Thursday, June 21, 2012

I finally got my goat!

G's Jamaican Cuisine on Urbanspoon

When I first announced to my family that I wanted to eat at G’s Jamaican Cuisine, they asked me what they served there, I told them Curried Goat.  They gave me that “stank face” you get when someone smells something very unpleasant, needless to say, we didn’t go.  That was a little over two years ago now.  I brought it up again and they had forgotten about the goat meat, so they were game to give the place a try.

I first tried goat by accident.  We had spent the morning climbing up and sliding down Dunn’s River Falls, it was now mid-day and our taxi driver had taken us back down the mountain into Ocho Rios to the Market because the Gals wanted to shop.  A couple of us were hungry so we walked over to a guy on the street who was cooking some sort of unrecognizable meat on wooden stakes over coals in an oil barrel that had been cut in two.  It smelled amazingly delicious, so we each ordered one.  We were standing there, holding the stakes, busily gnawing the meat off the bone like a wild bunch of crazed carnivores, when I heard a familiar voice above the quiet roar of the hubbub in the street.  “Do you know what it is you are eating there Man?”  It was our taxi driver, still across the street, standing there, arms crossed, leaning against his Toyota van, a broad smile covering his obviously amused face.  “No!” I replied, looking to my companions for help, each confirming by a shake of the head and a shrug of the shoulders that they had no clue either.  “It’s Rat!” he barked, probably trying to get a reaction, “He probably killed them last night and skinned them this morning, Man!”  Like a scene out of an Abbott and Costello movie, we each immediately stopped eating (and chewing) and stared directly at each other, after a moment’s pause, we shrugged our shoulders in unison and continued eating.  After swallowing, I yelled back, “Who knew rat would taste so good!”  The taxi driver laughed very hard and yelled back, “You’re not like the other Americans Man, You, I like Man.”  Having witnessed first-hand the unfortunate ways in which many Americans act abroad, I have always considered this one of the greatest compliments ever bestowed upon me.  Having heard, and being properly offended by the taxi driver’s remarks, the street vendor informed us that we were not eating rat, but were in fact eating goat that he, himself, had raised.  Nostalgic for my “ramblin’ man” days, I’ve yearned to try the goat at G’s.  It’s the only place that I’ve seen goat on the menu in the central part of the US, or anywhere else I’ve been in the States for that matter.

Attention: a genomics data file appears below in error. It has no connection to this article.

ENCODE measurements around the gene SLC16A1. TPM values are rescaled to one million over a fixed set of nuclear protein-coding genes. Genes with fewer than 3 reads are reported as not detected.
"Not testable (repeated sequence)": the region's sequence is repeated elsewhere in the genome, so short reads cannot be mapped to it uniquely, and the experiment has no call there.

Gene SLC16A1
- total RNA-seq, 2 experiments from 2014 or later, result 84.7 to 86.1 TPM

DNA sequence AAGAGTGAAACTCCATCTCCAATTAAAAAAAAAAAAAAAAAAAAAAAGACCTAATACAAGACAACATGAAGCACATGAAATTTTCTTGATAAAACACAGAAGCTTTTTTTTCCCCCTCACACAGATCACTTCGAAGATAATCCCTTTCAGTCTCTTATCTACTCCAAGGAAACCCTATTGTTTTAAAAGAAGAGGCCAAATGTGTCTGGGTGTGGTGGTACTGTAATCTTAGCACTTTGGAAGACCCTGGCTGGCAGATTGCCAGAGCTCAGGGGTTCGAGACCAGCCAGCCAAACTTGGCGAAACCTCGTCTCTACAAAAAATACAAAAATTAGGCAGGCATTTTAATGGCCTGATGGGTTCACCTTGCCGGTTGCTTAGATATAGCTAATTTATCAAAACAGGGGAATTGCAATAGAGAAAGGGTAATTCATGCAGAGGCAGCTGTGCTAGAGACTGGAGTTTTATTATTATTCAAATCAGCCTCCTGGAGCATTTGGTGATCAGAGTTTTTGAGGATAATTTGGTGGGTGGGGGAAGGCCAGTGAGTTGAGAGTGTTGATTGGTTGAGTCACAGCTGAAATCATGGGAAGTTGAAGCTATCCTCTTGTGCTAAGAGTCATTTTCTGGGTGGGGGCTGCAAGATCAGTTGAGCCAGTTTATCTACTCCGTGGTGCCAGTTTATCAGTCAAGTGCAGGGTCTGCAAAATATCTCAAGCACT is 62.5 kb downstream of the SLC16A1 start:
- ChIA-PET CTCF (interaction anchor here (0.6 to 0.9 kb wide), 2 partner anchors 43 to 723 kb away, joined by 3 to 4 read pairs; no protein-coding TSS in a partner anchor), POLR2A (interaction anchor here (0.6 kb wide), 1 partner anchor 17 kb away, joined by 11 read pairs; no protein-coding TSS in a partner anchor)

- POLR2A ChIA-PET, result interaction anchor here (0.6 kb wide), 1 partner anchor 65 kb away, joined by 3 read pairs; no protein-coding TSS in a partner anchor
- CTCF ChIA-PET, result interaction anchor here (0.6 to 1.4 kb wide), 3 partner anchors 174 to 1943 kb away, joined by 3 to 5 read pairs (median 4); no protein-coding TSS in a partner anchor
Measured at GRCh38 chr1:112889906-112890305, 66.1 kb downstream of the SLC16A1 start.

G’s Jamaican Cuisine is in a little strip mall on the West side of Troost, south of 79th Street, across from the Troost Market, a gas station with boom cars in the parking lot with their sub woofers blasting so loudly that I could feel it affecting my heart rate across the street.  “This place is a bit sketch!” announced my 17 year old son.  “We’ll be okay.” I reassured him as we walked to the door. Once inside the front door, we stopped, there was a woman and two men at the bar talking, they stopped what they were doing and just stared at us, we, in turn, stared at them.  After a moment of uncomfortable silence, the woman (who turned out to be the waitress), said “Are you going to carry-out, or do you want to eat it here?”  “I would prefer to eat it here,” was my reply.  “Okay, sit wherever you’d like.”